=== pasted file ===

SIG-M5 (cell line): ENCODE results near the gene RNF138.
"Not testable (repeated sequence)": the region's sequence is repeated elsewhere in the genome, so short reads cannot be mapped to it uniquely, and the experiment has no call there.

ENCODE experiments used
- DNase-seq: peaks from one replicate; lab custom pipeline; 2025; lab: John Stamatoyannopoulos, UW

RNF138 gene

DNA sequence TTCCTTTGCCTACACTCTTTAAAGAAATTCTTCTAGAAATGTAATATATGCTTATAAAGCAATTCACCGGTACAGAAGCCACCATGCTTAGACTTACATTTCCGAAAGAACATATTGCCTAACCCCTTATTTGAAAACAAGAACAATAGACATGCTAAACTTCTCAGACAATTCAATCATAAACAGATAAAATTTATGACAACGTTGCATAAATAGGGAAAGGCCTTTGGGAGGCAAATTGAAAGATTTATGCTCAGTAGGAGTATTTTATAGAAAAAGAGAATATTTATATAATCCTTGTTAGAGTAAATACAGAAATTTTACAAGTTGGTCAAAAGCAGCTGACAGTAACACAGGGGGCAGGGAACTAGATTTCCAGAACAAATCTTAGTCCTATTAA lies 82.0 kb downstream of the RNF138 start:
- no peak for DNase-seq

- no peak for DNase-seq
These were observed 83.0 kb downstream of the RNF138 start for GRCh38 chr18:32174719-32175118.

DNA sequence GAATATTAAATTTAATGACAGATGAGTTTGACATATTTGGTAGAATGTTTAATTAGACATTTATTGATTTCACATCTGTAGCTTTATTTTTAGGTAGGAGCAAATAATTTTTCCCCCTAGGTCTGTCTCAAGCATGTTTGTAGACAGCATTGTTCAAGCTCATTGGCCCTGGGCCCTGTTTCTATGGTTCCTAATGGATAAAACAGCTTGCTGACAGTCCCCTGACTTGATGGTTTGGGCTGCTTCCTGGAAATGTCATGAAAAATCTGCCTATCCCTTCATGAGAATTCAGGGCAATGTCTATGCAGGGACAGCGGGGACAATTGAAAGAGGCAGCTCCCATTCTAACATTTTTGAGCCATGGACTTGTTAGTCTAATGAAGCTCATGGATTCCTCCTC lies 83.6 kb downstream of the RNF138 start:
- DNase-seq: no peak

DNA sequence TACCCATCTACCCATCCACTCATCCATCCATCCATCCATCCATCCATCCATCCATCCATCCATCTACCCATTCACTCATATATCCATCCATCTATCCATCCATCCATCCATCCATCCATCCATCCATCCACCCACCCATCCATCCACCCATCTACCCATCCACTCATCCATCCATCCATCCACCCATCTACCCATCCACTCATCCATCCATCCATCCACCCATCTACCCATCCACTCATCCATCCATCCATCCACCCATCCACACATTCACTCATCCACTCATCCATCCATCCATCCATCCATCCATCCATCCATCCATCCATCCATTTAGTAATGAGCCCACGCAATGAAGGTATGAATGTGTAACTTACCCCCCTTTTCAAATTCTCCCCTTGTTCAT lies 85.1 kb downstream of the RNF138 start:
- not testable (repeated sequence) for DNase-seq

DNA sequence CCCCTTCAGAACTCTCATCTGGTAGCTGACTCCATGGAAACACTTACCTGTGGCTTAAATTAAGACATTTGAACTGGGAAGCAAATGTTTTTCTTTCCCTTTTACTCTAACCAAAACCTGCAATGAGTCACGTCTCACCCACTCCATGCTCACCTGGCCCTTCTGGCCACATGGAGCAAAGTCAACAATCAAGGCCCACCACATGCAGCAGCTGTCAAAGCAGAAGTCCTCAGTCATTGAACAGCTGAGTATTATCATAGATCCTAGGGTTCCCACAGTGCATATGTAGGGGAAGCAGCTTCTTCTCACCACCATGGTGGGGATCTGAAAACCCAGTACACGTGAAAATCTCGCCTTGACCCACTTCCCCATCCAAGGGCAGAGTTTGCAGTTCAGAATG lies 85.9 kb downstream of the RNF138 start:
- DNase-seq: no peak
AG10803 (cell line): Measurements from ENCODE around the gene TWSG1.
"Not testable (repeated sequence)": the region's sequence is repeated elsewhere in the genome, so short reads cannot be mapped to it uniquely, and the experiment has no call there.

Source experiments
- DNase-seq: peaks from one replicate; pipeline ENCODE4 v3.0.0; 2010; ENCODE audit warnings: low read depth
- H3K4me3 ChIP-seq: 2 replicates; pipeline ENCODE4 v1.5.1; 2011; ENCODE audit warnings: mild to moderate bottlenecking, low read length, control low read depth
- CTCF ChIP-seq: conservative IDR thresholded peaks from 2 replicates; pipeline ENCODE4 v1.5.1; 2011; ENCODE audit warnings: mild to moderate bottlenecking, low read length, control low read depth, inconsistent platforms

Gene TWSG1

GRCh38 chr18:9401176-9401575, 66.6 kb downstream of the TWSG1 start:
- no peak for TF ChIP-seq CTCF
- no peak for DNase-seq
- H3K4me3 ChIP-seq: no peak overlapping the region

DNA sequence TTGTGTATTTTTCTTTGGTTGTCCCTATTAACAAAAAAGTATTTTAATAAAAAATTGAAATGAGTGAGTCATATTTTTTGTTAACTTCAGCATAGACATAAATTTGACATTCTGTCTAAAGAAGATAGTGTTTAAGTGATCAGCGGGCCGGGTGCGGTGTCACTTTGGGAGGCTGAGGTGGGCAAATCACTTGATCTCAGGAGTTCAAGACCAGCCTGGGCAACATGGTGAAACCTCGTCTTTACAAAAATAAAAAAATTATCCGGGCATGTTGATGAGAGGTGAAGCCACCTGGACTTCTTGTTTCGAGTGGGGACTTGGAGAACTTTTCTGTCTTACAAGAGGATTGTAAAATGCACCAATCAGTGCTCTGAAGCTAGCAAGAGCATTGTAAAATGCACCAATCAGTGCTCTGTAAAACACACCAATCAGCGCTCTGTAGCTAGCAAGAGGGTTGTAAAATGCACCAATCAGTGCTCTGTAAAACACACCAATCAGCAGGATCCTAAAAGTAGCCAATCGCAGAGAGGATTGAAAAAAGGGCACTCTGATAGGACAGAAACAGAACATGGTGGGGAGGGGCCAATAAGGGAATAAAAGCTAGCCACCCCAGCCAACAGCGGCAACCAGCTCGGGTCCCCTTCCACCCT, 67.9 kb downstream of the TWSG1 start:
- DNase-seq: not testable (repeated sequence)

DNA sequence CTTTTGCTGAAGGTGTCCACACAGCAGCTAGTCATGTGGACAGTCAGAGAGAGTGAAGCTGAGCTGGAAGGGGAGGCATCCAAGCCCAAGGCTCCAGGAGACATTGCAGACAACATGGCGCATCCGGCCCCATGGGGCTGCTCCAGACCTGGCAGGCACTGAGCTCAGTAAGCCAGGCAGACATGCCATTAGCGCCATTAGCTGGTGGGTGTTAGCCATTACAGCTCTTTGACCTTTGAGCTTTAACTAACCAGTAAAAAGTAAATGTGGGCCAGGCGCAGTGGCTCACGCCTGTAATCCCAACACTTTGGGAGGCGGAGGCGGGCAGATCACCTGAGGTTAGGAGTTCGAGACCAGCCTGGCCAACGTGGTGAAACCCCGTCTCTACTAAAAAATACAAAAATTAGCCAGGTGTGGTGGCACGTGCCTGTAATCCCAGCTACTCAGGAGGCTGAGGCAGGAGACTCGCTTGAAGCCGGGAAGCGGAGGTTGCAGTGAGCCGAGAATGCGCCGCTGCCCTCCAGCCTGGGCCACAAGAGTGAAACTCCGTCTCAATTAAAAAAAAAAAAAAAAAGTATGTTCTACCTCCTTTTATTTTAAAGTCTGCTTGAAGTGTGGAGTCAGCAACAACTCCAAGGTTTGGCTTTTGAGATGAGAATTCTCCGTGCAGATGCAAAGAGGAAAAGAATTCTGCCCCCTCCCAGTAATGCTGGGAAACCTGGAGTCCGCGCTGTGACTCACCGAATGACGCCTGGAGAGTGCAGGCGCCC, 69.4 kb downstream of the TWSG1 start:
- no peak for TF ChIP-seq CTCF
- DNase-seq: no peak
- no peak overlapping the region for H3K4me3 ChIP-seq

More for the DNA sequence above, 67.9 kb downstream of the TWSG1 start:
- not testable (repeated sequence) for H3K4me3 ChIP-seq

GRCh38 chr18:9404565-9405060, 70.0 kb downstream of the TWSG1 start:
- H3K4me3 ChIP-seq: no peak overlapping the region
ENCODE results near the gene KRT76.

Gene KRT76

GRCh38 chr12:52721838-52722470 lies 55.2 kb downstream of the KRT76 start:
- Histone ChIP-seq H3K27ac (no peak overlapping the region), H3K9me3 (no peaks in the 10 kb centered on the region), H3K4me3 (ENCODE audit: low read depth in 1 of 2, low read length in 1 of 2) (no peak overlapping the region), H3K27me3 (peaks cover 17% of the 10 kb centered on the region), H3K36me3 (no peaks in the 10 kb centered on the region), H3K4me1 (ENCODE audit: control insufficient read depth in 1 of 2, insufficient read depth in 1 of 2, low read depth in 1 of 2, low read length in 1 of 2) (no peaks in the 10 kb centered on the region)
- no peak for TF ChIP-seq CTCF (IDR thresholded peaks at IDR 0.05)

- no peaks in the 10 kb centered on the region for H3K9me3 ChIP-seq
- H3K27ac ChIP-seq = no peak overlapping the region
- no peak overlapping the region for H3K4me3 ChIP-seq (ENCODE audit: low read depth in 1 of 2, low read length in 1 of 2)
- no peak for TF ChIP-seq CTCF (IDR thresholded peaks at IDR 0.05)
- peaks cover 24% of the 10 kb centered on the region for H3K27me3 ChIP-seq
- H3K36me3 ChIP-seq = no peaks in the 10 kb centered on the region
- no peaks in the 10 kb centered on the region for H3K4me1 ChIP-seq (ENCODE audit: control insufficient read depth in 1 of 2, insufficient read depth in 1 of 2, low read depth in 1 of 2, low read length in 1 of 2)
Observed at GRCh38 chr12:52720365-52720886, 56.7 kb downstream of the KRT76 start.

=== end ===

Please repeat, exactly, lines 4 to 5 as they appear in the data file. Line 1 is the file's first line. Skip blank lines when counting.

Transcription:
- DNase-seq: peaks from one replicate; lab custom pipeline; 2025; lab: John Stamatoyannopoulos, UW

RNF138 gene